In the last few months, we have heard a lot about struggling businesses because of the COVID-19 Pandemic. It has been devastating, and I am sure all of us want our local businesses not only to survive but thrive, it is only natural. This has led me to spend a lot of time thinking about why some companies will survive the Pandemic, and others simply will not exist after the Pandemic has finished its path of destruction. Of course, the longer the Pandemic lasts, the more businesses will be affected, and we have already seen many companies shutter for good, including brand name businesses such as Hertz, JC Penney, Pier1, and J Crew. These are, of course, brands that we do know, what about smaller, more vulnerable businesses? According to the Wall Street Journal, over 100,000 small businesses have closed due to the Pandemic.
I am sure there are many reasons businesses are being forced into bankruptcy, with the most significant factor during this Pandemic being how much each company relies on income from in-person transactions. Particularly many in the hospitality and retail industries have been deeply affected, but there are other reasons too. Three primary reasons that come to mind as I ruminate about survivability in this challenging business climate:
While many large organizations may have put together large pandemic/disaster recovery plans, smaller companies do not have the resources or profitability to do so. However, with the longest bull market in history, whether being hit by a recession or much worse (a pandemic) as we are experiencing, shouldn’t we have expected things to change for the worse? Well, maybe not this bad, but certainly an end to such a strong bull run? Many of us, who have been through several downturns in the economy, have been regularly thinking about, discussing, and expecting an end to the bull run, especially the last few years. Could anyone have predicted a pandemic? I do not think so. But, indeed, a rough landing after such a tremendous economic period and it felt overdue. How many businesses were prepared?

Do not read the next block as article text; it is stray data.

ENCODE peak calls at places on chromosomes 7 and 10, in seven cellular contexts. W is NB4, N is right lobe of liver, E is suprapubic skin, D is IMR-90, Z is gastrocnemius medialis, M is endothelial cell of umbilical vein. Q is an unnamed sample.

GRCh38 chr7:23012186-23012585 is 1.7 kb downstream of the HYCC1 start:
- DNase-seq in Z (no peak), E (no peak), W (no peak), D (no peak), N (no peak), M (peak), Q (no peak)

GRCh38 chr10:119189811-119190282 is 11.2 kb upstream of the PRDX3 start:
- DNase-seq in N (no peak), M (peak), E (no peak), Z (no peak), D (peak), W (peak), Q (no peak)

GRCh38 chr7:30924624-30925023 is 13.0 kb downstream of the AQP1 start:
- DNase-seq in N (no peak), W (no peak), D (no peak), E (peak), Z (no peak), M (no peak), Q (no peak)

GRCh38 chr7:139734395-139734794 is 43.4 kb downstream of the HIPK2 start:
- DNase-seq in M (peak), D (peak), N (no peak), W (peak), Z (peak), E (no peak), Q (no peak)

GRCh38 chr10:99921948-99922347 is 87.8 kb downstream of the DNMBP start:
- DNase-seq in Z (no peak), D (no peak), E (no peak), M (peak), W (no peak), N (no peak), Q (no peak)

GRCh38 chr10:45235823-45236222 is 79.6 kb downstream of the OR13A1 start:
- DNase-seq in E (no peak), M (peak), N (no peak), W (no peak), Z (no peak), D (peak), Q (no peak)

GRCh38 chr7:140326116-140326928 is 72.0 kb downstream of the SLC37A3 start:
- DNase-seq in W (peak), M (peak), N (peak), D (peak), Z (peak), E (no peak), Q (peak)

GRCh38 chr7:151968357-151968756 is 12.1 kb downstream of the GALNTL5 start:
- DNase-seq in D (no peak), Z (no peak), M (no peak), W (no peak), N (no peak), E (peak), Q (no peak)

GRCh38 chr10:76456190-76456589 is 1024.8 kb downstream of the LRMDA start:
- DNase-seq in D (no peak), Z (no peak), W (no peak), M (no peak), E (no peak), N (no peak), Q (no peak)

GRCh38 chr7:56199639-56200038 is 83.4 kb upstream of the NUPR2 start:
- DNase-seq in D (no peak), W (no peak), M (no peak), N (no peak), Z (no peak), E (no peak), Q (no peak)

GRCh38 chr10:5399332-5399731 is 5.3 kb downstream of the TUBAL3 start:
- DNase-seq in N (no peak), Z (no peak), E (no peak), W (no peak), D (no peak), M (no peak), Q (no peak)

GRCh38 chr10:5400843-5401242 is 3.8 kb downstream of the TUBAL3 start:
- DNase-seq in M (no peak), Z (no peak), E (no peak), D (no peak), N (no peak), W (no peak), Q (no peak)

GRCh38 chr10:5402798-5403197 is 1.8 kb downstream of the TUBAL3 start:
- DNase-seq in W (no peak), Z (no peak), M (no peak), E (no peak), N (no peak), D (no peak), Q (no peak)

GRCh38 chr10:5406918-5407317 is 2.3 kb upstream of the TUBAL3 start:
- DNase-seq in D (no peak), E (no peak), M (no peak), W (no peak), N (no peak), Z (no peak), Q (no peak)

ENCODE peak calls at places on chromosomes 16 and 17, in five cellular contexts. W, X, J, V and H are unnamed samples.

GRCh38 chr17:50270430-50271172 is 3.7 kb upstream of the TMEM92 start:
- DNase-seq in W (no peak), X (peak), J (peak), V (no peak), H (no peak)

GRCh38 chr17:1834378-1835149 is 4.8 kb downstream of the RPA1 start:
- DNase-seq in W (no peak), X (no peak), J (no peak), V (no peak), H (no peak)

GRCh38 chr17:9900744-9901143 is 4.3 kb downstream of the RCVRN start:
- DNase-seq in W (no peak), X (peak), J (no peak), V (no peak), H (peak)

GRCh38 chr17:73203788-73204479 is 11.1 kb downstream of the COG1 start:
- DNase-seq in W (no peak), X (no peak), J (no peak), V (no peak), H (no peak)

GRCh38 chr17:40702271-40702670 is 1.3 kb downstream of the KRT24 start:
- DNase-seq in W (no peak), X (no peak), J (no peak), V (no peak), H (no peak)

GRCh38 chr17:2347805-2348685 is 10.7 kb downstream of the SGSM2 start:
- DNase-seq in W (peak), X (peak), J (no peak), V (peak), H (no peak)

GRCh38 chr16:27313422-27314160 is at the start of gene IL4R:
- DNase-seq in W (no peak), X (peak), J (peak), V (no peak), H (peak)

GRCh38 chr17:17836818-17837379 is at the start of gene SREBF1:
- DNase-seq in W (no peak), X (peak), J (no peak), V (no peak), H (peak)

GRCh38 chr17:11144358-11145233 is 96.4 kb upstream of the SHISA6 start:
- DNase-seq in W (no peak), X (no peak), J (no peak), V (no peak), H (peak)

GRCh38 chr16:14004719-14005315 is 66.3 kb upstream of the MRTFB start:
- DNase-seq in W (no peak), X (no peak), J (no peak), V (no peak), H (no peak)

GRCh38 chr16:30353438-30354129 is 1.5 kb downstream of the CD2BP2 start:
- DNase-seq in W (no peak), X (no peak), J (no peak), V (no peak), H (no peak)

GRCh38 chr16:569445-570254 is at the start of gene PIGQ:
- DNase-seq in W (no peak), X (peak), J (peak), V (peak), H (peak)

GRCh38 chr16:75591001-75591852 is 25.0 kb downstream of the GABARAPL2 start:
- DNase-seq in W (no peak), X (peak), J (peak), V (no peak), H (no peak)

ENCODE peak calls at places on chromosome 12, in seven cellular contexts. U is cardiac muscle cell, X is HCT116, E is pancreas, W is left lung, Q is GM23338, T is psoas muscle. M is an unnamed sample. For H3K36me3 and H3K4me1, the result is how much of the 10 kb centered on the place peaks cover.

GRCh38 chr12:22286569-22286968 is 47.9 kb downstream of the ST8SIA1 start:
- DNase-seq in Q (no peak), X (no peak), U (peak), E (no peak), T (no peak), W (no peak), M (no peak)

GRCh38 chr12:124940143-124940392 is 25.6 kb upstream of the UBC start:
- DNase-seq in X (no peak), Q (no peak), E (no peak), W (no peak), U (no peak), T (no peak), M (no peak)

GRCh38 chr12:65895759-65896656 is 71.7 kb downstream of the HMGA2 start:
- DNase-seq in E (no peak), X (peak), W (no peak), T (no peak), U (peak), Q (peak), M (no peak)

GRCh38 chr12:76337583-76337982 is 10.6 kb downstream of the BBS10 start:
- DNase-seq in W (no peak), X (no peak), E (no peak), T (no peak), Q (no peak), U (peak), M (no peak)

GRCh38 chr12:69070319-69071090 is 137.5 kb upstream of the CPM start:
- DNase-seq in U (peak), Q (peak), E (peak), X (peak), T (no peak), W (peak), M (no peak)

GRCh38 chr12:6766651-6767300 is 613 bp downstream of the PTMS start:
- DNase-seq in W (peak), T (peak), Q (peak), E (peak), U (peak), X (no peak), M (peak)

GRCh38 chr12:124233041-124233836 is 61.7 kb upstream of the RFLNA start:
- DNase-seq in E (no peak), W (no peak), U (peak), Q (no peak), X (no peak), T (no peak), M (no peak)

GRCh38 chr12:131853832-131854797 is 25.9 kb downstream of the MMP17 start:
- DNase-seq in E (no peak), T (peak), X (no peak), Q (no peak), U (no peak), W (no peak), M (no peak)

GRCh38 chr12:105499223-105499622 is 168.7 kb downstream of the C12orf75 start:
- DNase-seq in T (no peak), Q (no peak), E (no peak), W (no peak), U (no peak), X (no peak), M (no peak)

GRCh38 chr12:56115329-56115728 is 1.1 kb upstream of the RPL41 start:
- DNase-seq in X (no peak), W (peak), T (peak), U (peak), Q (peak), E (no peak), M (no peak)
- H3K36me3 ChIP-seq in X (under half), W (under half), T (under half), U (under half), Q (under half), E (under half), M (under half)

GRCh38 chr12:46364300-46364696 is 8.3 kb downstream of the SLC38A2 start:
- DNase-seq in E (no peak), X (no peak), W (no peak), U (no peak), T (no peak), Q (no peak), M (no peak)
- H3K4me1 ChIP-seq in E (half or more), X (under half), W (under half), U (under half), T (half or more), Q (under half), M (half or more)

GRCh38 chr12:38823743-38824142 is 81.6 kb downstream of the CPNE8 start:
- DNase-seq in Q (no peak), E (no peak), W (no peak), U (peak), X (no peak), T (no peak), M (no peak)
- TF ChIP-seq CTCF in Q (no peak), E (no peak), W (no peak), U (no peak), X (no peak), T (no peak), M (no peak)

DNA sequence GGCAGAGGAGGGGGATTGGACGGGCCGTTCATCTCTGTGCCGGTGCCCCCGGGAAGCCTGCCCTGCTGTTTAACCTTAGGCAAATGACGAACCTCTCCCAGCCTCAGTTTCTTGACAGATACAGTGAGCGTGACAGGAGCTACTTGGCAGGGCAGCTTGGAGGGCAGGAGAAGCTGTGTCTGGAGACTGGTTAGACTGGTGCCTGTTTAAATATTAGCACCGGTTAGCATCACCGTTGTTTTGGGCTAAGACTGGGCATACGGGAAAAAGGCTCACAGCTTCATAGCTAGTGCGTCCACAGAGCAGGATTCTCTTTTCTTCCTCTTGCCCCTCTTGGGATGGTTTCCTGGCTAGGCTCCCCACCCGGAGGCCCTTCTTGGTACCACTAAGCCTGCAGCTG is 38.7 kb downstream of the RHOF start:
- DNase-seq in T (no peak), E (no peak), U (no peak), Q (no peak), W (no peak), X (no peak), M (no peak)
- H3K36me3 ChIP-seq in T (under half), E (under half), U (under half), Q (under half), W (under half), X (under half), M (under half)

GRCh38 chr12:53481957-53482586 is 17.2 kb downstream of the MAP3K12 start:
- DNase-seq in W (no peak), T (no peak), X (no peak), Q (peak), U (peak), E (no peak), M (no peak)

Companies must be able to adapt to change. We know that many businesses were struggling before the Pandemic. Particularly those in retail in the face of the growth of online shopping giants such as Amazon and Shopify. Those who were late to pivot got caught up in COVID-19; however, it was more of a catalyst than a cause. They just have not adapted quickly enough to changing consumer preference pre-pandemic so that Pandemic exacerbated and accelerating their demise.
Going on about how everything is going to be beautiful and it is all going to be over soon, and the market will skyrocket back up next quarter, stronger than ever is not helpful, it is delusional. And, I am not saying we need to be full-on fire and brimstone either because we all are dreaming of a speedy recovery. Let us take some time to look at the situation as it is. It sucks. And it is not going to get much better overnight; this will take time. We are in a marathon, not a sprint, so prepare for all the pain that comes with a long-distance run. It is not going to be easy, but when you know you are in the race, it’s much easier to accept and bear the pain and accept a longer finish line.
I sincerely hope all the businesses who have been hit by the Pandemic come through; however, we have already seen a lot of devastation in the market, particularly in hospitality, retail, and other service sectors. On one hand, we mourn those who have lost their jobs and brands we have enjoyed for many years. On the other hand, were they as prepared as they could be? Were they facing reality, even before the Pandemic? Did they take the time to adapt to changing consumer preferences? Now is the time to innovate and think about how business can be done differently, as we have seen with many companies adjusting to curb-side pickup, food, and beverage delivery services, moving online, and allowing their employees the flexibility to work from home, as I discussed in a previous article; COVID Aftermath: The New Normal of Work, not only during the Pandemic but afterward. When the dust settles, business owners need to ask themselves if they have the right model for long term survivability in this changing world.